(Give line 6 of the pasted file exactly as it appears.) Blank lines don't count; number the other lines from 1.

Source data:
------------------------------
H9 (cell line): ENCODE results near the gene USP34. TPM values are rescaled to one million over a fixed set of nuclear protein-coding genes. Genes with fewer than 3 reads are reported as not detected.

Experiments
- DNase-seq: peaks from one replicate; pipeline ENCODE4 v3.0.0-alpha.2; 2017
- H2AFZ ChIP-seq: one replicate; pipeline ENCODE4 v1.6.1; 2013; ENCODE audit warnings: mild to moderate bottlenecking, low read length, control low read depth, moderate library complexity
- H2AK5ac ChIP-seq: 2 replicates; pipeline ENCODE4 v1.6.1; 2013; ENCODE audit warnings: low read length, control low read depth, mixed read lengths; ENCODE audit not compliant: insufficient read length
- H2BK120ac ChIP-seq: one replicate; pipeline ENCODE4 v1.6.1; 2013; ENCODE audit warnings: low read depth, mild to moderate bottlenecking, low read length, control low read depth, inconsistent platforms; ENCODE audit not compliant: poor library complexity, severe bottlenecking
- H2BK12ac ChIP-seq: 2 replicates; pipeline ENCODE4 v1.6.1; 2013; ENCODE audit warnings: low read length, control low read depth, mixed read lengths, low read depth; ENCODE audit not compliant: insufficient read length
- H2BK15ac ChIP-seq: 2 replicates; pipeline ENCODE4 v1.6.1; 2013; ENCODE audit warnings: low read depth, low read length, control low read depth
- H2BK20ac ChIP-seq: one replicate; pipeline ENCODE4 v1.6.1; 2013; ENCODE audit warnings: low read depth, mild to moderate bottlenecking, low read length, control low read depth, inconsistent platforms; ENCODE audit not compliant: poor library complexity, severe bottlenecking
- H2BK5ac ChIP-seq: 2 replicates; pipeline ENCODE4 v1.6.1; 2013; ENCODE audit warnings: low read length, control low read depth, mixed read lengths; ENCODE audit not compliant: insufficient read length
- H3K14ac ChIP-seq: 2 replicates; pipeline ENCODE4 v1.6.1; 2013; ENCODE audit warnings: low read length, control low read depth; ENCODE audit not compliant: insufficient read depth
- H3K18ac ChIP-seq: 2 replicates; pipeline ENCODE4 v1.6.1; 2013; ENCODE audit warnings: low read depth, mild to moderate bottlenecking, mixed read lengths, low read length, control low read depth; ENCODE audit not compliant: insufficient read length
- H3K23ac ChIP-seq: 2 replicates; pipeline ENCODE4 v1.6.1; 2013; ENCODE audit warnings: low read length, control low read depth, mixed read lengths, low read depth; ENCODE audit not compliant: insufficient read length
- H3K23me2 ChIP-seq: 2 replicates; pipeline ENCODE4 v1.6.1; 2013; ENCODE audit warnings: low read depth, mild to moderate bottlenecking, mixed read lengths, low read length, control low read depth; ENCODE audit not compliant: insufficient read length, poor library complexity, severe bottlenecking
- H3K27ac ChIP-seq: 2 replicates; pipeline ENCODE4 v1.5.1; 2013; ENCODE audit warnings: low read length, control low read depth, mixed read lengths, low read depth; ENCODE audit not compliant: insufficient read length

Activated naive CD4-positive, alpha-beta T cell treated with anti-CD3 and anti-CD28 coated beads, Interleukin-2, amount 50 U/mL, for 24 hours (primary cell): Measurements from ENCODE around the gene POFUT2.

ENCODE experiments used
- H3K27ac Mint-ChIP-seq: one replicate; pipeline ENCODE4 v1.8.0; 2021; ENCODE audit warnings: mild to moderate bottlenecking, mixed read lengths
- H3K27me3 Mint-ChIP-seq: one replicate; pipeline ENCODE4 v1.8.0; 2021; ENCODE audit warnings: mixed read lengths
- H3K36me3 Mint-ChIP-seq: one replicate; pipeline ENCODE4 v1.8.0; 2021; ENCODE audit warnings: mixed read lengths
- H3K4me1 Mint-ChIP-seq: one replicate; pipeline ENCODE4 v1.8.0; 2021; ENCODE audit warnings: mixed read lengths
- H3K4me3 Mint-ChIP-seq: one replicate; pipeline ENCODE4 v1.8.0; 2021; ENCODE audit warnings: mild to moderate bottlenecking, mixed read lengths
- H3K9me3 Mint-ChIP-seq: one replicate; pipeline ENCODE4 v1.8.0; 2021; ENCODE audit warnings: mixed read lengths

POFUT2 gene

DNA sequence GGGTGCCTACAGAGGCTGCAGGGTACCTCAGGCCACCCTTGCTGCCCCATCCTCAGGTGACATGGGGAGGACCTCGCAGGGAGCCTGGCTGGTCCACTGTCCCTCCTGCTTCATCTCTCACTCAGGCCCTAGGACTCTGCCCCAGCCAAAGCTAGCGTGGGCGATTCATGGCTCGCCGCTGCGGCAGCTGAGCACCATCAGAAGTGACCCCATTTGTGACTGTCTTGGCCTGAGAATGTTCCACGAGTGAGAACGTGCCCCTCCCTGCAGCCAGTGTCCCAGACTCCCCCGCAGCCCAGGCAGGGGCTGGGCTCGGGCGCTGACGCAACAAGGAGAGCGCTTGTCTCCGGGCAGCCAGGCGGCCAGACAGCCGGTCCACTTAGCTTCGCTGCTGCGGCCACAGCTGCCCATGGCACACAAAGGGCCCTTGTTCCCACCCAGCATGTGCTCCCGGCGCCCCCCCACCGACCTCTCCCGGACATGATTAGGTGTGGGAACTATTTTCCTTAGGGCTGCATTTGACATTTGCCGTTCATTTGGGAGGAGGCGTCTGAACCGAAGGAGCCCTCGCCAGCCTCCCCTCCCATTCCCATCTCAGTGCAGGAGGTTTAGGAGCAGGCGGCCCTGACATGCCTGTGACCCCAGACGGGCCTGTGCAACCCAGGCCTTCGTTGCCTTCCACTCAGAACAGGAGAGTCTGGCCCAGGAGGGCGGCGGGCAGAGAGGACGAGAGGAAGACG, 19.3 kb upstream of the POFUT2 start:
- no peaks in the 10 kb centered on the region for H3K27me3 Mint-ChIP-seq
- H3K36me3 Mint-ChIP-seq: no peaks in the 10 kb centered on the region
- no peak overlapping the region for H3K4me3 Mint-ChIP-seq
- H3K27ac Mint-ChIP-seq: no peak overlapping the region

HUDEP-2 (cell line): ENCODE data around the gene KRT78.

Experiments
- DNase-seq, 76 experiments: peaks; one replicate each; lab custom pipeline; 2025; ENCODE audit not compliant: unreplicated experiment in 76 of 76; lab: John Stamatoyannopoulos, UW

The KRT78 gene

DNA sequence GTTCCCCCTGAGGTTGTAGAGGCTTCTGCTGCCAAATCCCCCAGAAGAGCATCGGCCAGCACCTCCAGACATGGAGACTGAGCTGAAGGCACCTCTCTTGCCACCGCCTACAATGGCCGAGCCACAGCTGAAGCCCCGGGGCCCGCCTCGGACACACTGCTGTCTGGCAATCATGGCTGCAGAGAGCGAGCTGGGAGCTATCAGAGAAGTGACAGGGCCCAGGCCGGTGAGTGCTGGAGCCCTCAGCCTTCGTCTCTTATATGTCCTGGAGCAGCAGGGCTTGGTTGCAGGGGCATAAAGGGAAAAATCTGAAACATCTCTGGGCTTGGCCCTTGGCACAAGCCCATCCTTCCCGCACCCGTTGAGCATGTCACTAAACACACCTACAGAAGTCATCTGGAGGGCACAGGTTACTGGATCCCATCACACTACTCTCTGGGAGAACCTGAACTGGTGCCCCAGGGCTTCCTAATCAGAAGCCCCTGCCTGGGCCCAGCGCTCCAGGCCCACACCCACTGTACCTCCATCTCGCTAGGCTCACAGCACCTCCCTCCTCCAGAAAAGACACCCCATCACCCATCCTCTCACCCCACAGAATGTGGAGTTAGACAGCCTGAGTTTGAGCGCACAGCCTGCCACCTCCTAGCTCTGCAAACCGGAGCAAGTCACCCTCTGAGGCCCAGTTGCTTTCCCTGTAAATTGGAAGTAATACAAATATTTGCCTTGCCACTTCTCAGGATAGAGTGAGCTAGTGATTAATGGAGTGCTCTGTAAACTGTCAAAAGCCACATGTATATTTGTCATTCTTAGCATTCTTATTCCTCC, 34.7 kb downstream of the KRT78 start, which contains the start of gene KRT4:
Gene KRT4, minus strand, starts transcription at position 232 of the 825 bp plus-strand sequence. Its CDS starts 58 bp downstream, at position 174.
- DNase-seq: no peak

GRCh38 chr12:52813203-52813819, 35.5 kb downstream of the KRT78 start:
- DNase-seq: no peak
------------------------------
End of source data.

- H2BK120ac ChIP-seq: one replicate; pipeline ENCODE4 v1.6.1; 2013; ENCODE audit warnings: low read depth, mild to moderate bottlenecking, low read length, control low read depth, inconsistent platforms; ENCODE audit not compliant: poor library complexity, severe bottlenecking